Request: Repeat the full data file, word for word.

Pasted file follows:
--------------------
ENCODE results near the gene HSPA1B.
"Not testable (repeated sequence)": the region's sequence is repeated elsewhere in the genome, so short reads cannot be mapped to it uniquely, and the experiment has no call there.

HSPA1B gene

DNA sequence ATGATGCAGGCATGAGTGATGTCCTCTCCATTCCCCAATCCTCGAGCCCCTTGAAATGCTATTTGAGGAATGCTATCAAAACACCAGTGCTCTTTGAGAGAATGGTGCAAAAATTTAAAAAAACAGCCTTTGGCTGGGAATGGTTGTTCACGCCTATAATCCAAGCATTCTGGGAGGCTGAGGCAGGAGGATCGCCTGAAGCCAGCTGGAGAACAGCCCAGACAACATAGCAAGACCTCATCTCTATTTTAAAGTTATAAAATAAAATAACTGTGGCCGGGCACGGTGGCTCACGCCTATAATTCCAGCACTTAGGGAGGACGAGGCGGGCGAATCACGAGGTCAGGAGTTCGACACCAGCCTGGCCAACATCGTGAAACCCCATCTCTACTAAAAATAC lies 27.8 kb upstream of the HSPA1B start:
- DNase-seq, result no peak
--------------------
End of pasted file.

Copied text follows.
ENCODE results near the gene HSPA1B.
"Not testable (repeated sequence)": the region's sequence is repeated elsewhere in the genome, so short reads cannot be mapped to it uniquely, and the experiment has no call there.

HSPA1B gene

DNA sequence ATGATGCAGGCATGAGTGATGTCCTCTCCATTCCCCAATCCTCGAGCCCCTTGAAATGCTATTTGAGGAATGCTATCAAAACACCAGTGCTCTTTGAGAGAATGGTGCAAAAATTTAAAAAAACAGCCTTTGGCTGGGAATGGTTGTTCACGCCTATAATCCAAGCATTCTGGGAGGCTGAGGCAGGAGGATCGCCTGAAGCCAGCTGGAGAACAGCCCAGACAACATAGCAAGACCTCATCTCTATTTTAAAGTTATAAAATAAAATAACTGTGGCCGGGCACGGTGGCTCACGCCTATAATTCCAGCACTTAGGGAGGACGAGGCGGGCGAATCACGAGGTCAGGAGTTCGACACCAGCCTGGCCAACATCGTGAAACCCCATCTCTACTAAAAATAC lies 27.8 kb upstream of the HSPA1B start:
- DNase-seq, result no peak